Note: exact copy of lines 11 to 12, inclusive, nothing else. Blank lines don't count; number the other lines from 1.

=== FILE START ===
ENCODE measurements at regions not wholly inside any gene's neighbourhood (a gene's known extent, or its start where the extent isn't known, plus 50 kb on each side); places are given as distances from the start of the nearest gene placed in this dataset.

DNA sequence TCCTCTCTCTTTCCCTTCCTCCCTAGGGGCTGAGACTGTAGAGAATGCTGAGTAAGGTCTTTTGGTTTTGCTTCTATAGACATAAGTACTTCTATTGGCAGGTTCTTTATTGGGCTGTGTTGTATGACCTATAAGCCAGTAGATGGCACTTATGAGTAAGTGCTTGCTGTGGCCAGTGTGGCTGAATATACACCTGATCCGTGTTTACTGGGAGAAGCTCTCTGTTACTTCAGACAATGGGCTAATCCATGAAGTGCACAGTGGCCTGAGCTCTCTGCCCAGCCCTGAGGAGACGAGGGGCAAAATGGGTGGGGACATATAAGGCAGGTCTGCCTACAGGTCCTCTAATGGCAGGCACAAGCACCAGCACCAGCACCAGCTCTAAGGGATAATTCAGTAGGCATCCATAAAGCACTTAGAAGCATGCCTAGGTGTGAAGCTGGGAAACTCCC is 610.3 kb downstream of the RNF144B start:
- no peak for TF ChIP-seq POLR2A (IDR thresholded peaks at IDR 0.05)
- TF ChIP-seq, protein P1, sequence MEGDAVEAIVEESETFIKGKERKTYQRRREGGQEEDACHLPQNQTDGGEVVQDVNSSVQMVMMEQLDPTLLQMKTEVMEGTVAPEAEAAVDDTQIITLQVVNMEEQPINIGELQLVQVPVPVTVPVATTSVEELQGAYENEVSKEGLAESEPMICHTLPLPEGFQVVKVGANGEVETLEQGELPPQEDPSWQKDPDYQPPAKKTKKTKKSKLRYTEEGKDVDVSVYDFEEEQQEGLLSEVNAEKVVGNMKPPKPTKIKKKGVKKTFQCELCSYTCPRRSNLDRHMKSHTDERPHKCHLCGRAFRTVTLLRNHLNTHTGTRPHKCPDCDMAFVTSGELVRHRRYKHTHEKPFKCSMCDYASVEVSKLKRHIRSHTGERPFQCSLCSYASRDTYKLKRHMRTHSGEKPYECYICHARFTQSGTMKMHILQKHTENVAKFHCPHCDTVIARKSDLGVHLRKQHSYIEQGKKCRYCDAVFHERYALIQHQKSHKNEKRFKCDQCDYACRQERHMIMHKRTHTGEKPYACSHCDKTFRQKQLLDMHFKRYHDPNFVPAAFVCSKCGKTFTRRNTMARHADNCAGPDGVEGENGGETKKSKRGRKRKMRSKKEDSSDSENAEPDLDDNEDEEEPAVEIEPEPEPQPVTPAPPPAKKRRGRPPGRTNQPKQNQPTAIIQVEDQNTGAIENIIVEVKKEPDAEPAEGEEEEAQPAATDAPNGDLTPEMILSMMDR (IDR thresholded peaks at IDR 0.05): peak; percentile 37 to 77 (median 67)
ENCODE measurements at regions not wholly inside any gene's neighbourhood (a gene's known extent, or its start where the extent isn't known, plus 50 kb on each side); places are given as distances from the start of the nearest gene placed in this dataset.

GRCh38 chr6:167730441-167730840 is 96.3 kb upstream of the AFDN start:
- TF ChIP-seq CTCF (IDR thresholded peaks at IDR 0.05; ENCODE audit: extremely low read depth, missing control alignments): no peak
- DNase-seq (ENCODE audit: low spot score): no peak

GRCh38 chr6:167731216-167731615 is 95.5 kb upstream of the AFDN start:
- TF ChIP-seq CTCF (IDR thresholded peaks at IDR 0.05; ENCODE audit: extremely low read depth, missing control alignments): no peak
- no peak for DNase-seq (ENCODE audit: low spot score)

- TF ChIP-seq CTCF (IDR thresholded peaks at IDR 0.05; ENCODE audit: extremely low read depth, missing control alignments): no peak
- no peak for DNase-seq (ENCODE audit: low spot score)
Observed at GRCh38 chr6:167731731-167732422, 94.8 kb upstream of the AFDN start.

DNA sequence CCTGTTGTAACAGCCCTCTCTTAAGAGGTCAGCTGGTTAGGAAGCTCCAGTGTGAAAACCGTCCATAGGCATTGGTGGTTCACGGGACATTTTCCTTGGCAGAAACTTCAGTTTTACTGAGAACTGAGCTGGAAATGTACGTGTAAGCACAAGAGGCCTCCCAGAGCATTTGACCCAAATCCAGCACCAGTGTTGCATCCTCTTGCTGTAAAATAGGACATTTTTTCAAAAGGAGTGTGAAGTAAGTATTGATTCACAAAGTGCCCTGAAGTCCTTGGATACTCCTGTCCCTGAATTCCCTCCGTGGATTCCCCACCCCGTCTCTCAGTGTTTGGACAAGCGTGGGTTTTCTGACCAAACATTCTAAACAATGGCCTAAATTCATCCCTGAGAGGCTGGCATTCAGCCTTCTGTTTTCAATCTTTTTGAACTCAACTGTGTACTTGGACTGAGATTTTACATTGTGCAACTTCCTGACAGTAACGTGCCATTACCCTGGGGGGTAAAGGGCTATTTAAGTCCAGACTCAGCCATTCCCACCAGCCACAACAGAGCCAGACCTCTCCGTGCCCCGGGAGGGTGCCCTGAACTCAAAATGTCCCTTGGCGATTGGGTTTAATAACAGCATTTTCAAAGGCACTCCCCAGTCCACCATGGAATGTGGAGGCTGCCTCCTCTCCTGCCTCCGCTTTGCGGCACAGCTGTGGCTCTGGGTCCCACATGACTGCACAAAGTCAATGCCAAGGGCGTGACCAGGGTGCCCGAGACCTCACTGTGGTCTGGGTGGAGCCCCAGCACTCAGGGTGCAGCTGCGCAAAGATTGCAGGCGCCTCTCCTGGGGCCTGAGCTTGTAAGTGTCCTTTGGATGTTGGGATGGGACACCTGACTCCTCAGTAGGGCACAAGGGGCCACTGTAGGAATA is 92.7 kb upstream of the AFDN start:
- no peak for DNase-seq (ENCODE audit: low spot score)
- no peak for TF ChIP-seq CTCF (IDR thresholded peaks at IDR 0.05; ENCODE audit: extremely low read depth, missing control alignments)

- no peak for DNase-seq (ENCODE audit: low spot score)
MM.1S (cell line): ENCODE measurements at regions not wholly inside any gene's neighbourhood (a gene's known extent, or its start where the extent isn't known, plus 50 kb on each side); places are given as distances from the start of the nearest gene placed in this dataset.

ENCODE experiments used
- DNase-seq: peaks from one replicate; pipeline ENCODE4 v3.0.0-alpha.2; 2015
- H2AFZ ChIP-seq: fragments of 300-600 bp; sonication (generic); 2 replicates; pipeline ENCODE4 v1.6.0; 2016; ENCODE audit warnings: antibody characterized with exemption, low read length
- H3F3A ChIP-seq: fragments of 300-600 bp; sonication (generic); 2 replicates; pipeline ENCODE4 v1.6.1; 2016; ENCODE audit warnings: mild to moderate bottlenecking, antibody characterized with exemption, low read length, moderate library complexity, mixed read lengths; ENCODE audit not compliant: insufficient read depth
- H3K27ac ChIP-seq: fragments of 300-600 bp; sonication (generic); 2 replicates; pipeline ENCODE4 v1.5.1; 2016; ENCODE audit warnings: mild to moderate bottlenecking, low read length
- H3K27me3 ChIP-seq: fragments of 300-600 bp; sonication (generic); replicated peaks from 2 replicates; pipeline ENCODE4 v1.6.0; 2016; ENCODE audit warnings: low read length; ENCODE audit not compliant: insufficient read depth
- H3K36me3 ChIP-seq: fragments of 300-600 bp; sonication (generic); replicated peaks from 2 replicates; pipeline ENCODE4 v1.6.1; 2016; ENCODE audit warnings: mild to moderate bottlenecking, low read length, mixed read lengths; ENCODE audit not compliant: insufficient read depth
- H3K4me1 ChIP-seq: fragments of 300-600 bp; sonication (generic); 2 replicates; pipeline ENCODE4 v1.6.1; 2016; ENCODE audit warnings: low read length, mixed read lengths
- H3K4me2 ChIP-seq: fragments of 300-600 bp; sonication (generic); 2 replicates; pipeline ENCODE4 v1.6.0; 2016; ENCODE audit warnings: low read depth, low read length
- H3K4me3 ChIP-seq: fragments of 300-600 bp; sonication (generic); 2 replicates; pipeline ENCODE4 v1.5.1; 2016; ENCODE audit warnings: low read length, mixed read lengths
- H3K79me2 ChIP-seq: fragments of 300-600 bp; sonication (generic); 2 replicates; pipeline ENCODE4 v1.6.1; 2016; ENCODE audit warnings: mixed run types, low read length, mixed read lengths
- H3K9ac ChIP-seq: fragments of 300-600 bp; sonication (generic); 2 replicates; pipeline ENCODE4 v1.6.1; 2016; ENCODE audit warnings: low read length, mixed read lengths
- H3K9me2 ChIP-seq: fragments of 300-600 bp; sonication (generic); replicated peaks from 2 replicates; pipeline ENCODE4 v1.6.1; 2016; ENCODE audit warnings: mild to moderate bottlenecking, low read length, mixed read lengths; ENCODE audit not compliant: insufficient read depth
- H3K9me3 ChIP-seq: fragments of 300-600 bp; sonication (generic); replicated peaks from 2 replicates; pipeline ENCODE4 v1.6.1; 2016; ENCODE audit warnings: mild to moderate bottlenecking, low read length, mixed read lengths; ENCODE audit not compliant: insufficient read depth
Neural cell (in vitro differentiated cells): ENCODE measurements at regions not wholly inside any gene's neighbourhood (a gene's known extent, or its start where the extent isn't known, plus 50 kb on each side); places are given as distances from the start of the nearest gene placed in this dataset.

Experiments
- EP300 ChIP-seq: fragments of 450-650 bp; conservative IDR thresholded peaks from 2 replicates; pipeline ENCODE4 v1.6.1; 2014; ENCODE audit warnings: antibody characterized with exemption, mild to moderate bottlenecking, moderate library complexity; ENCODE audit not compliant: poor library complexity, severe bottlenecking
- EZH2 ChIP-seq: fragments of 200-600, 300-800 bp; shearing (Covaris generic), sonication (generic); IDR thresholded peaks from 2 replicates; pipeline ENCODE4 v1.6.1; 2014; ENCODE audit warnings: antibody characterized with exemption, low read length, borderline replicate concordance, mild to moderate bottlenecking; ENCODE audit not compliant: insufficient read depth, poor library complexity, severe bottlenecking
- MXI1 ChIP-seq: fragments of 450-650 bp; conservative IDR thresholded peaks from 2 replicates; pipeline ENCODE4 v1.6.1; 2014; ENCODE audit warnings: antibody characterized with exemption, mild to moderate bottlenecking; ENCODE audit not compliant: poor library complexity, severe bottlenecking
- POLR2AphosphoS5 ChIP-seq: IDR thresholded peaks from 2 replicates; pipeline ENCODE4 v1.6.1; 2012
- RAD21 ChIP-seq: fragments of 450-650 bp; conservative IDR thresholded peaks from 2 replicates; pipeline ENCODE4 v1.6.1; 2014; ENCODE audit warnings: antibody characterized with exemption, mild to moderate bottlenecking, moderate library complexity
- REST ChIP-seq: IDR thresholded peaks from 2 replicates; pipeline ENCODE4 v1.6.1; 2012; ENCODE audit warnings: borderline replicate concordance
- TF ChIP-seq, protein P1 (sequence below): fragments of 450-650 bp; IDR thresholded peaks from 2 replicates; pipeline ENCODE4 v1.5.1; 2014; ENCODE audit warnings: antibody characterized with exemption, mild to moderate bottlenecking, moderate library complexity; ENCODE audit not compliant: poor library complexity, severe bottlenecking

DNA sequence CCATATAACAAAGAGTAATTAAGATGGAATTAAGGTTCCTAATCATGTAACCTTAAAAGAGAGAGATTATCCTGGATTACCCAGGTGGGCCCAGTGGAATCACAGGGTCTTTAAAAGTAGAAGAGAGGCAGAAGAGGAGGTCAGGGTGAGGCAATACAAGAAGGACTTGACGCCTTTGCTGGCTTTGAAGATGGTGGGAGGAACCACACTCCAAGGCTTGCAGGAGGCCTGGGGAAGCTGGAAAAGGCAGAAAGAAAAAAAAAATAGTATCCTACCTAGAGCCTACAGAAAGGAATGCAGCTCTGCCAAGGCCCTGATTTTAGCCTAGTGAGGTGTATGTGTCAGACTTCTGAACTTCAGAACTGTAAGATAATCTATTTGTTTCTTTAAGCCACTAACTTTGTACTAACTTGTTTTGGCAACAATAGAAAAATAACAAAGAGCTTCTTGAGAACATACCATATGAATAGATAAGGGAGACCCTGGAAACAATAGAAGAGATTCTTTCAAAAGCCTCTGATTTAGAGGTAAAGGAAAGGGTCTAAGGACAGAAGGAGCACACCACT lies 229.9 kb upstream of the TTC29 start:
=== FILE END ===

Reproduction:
- no peak for DNase-seq (ENCODE audit: low spot score)

- TF ChIP-seq CTCF (IDR thresholded peaks at IDR 0.05; ENCODE audit: extremely low read depth, missing control alignments): no peak